Mario Mehren, CEO of Wintershall Dea

Wintershall Dea: Hydrogen from natural gas instrumental in decarbonisation of energy

German oil and gas company Wintershall Dea believes that hydrogen from natural gas will be instrumental in the decarbonisation of energy system and that the much-needed hydrogen market will not succeed without natural gas.

Mario Mehren, CEO of Wintershall Dea; Credit: Wintershall Dea/Frank Schinski

As reported by DNV GL, carbon-free hydrogen production, transmission, and distribution are now widely recognized as central components to the oil and gas industry’s decarbonisation efforts.

Hydrogen is supposed to play a key role in the decarbonisation of the energy system – but only if it is harvested from renewable energies, that is according to the German government’s draft National Hydrogen Strategy (NHS).

“The German government is losing sight of what the actual objective is. For our ambitious climate targets and hydrogen strategy to succeed, it is not so important whether the hydrogen comes from natural gas or renewables: what is important is that its production is climate-neutral”, points out Mario Mehren, CEO of Wintershall Dea, with regard to the draft strategy at the SPD Economic Forum, in which more than 500 listeners participated.

Subsidies trap

Wintershall Dea has called for the National Hydrogen Strategy to be open to all technologies.

“If we want to ensure the rapid development of a functioning and viable hydrogen market we cannot leave any potential technologies on the shelf. Otherwise, we risk falling into a new subsidies trap, and thus the failure of the strategy.

“We need an approach that is open to all technologies, one that considers all climate-friendly hydrogen production methods”, Mehren continued.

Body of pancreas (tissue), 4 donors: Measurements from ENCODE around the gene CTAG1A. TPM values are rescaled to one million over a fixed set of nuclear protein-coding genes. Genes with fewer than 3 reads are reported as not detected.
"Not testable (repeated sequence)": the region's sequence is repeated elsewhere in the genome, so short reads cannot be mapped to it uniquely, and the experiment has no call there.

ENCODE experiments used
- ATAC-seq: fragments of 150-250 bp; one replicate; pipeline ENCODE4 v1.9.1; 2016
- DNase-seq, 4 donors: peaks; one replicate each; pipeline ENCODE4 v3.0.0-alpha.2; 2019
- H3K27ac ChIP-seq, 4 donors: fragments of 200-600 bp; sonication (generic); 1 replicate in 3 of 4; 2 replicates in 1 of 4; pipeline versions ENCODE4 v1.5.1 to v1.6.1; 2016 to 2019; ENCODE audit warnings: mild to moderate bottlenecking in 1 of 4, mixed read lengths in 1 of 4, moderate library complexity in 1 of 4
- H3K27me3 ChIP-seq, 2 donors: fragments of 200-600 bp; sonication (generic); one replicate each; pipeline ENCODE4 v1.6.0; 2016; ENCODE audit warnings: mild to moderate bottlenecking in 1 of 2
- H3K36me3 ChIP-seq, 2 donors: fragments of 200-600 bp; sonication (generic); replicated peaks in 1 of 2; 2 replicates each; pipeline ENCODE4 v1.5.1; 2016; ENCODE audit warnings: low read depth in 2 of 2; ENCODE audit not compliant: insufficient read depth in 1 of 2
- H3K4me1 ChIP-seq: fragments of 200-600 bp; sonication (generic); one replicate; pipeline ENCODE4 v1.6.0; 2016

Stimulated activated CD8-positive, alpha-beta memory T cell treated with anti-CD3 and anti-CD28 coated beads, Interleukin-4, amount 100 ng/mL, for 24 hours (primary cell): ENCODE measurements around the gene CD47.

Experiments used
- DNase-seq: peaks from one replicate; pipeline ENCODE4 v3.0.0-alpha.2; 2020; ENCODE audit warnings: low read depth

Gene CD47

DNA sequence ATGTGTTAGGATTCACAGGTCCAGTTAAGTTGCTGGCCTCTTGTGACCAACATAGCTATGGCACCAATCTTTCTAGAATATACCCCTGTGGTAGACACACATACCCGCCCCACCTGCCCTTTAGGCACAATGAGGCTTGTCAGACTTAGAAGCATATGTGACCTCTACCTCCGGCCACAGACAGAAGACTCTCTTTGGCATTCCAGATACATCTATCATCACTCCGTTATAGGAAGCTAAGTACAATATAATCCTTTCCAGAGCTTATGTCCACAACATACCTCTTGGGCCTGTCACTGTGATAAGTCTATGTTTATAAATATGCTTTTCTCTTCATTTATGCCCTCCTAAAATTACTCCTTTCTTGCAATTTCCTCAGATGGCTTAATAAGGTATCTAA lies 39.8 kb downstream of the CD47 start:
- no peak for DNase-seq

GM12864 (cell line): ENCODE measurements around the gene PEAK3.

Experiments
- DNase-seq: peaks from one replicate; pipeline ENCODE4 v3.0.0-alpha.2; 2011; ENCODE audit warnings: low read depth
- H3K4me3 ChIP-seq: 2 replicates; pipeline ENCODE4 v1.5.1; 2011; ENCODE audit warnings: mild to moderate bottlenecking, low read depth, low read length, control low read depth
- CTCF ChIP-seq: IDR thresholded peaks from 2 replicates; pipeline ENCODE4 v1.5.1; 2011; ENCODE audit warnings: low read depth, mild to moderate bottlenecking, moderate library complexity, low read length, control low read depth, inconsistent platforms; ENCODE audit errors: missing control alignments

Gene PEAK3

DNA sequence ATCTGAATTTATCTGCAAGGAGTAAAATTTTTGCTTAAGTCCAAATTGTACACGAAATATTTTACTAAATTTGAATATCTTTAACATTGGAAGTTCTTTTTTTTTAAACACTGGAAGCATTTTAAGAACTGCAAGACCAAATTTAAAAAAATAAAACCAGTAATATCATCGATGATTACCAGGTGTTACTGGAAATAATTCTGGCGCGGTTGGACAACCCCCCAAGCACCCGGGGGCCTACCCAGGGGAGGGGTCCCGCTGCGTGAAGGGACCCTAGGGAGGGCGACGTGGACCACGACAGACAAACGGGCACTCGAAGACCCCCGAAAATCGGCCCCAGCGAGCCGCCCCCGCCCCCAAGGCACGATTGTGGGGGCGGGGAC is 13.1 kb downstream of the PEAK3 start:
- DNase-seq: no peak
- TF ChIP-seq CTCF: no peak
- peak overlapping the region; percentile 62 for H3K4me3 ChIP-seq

While other countries such as the Netherlands and Japan are forging ahead, Germany runs the risk of missing out – instead of playing a leading role in the global hydrogen market, Wintershall Dea pointed out.

The publication of the National Hydrogen Strategy has been delayed for months. On top of that, Wintershall Dea pointed out that the hasty decision to limit it to green hydrogen – the one produced from renewable energy – doesn’t help anyone because at the moment hydrogen cannot be produced from renewables competitively or in sufficient quantities.

Thanks to its considerable price and volume advantages, decarbonised blue and turquoise hydrogen from natural gas can make up for the shortfalls in renewables capacities and accelerate the much-needed development of the hydrogen market.

After all, renewable hydrogen will also benefit from a functioning market, the German company concluded.

According to DNV GL’s recent report, named Heading for Hydrogen, while hydrogen gas produced from renewable energy – so-called ‘green hydrogen’ – is the industry’s ultimate destination, analysis shows that the sector can only realistically scale up to large volumes and infrastructure with carbon-free hydrogen produced from fossil fuels combined with CCS technology, or what is known as ‘blue hydrogen’.

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Wintershall Dea is currently conducting research together with the Karlsruhe Institute of Technology (KIT) into the CO2-free industrial production of turquoise hydrogen from natural gas.

Mehren emphasized the company’s commitment and support of the German government’s climate targets and concluded: “Hence, we wish to play a key role in the decarbonisation of our energy system. And we firmly believe that hydrogen from natural gas will be instrumental in achieving this“.

In other news related to the development of the hydrogen market, DEME Offshore has joined the team behind the PosHYdon project, which aims to integrate the offshore wind, offshore gas, and offshore hydrogen as part of the first offshore green hydrogen plant in the Dutch sector of the North Sea.

The PosHYdon pilot is an initiative of Nexstep, the Dutch association for decommissioning and reuse, and TNO, the Dutch organisation for applied scientific research, in collaboration with the industry.